To comply with the IDEA, school districts receiving federal funds must satisfy the procedural requirements of the Act and provide an "appropriate" education through the implementation of an IEP.10 Because every student's disability varies, what will work for one student may not work for another. As such, an IEP is a blueprint created for each disabled student, designed to meet that child's individual needs.11 It is a collaborative effort, created by, among others, the student's parents, school district officials, teachers and other professionals, as appropriate.12 Among other provisions, an IEP must include a specific statement of the child's current performance levels, the child's short-term and long-term goals, the educational and other services to be provided, and criteria for evaluating the child's progress.13 When developing an IEP, the IEP team must consider "(i) the strengths of the child; (ii) the concerns of the parents for enhancing the education of their child; (iii) the results of the initial evaluation or most recent evaluation of the child; and (iv) the academic, developmental, and functional needs of the child."14 Once an IEP has been established, it must be reviewed annually and altered depending on the child's progress.15 As would be expected, the Act's failure to provide any substantive criteria by which to assess the adequacy of services has resulted in disagreements between parents of disabled students and school districts regarding the quality of special education, which has, in turn, brought about numerous lawsuits and the creation of varying standards across the nation.
The Supreme Court first addressed the FAPE requirement in Board of Education v. Rowley, where it held that the IDEA guarantees a substantively adequate program of education to all eligible students, and the requirement is satisfied if the student's IEP "is reasonably calculated to confer an educational benefit."16 In Rowley, the parents of a deaf student brought a lawsuit against their school district arguing the student had been denied a FAPE because the school district would not provide her with a sign language interpreter.17 The lower courts found in favor of the parents, holding that the student was not provided with a FAPE because, despite advancing from grade to grade, she was not doing as well as she could have been had an interpreter been provided.18 The Rowley Court rejected the lower courts' interpretation and held a school district provides a FAPE when the IEP is reasonably calculated "to enable [a] child to achieve passing marks and advance from grade to grade."19 In sum, the Rowley Court determined the FAPE requirement merely provides "a basic floor of opportunity" that levels the playing field between disabled students and their non-disabled peers but held a school district is not required to maximize a disabled student's potential.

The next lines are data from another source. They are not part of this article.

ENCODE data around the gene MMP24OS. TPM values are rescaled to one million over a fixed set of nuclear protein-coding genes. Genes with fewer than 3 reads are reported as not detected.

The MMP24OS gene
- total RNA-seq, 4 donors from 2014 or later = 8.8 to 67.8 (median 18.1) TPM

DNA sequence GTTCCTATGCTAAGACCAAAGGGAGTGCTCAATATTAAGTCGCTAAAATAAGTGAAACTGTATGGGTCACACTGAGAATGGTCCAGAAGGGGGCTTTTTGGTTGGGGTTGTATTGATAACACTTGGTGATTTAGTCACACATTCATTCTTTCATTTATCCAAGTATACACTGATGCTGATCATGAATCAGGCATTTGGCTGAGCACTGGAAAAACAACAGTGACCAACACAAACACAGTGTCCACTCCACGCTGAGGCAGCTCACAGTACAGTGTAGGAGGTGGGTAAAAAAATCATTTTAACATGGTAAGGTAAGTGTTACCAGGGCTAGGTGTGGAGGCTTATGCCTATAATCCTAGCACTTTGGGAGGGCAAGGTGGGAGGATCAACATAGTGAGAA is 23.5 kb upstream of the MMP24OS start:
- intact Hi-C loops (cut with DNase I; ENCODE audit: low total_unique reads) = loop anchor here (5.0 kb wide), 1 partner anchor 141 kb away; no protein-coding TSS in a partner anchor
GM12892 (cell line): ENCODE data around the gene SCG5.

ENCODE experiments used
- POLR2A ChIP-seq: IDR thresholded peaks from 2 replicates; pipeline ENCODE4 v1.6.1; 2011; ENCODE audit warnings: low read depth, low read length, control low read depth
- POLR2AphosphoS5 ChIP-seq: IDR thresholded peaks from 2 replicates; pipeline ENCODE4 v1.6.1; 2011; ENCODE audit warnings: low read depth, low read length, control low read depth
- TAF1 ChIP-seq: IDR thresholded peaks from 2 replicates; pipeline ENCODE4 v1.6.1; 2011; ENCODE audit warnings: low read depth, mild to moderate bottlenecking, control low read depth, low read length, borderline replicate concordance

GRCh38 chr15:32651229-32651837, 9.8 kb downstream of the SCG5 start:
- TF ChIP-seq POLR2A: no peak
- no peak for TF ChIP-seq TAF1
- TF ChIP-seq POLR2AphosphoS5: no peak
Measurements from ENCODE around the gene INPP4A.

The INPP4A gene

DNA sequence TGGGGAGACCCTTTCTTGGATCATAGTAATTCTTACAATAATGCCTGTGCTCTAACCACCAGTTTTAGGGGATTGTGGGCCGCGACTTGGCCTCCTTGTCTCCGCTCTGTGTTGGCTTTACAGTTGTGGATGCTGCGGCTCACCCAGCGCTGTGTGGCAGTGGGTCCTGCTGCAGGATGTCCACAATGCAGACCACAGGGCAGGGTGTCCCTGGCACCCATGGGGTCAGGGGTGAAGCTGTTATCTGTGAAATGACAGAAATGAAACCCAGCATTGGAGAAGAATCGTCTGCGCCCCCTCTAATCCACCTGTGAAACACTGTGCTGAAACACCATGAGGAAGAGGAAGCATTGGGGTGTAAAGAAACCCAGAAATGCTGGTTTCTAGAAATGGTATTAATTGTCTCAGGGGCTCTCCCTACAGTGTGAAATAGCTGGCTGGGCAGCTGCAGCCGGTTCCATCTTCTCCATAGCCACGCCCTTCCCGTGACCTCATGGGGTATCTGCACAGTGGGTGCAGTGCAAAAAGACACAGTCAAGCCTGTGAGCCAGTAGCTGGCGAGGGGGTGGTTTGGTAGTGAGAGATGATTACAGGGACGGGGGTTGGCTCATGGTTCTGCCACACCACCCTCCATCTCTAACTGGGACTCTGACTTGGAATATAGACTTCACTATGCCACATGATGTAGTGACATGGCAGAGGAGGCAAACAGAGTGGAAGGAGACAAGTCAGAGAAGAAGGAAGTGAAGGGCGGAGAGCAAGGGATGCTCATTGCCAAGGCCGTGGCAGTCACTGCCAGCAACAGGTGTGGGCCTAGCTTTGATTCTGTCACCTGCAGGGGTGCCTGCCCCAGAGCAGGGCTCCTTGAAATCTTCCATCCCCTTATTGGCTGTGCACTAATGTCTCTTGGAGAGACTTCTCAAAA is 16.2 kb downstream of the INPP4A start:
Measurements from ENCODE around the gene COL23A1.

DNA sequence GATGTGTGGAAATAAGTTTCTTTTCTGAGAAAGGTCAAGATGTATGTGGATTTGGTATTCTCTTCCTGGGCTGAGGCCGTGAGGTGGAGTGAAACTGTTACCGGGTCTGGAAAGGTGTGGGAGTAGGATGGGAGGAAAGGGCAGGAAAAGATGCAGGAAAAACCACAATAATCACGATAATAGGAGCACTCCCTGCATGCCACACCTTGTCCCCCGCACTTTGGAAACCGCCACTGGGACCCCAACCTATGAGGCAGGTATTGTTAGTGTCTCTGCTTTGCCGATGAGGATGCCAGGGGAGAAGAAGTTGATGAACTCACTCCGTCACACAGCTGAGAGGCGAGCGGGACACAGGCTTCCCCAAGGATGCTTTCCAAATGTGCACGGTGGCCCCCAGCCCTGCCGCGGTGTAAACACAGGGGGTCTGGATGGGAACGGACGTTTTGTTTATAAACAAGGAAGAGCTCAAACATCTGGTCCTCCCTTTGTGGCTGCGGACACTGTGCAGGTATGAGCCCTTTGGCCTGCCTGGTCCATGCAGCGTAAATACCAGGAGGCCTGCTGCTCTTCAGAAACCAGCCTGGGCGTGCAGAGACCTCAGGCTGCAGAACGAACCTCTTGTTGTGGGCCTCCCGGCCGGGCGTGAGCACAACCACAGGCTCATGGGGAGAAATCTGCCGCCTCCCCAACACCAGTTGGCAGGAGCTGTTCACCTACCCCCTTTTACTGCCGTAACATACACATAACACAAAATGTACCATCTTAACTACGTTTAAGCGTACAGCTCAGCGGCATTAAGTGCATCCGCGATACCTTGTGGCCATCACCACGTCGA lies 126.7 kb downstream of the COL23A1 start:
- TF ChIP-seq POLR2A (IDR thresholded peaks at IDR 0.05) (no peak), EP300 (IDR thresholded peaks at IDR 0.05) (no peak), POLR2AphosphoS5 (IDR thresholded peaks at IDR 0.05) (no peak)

Following the Rowley decision and its failure to clarify the meaning of "appropriate," federal courts took on the task of developing the standard for interpreting the meaning of a FAPE. Some courts interpreted the Supreme Court's language to limit what is owed to a student with disabilities adopting some version of the "merely more than de minimis" or the "just above trivial" standard,21 whereas other courts created a heightened "meaningful benefit" standard.22 The Fourth Circuit was among those circuits to limit what was required under the Act and if a school district within the Fourth Circuit could prove some benefit, even if it was just above trivial, students with disabilities, and their parents were left without recourse.23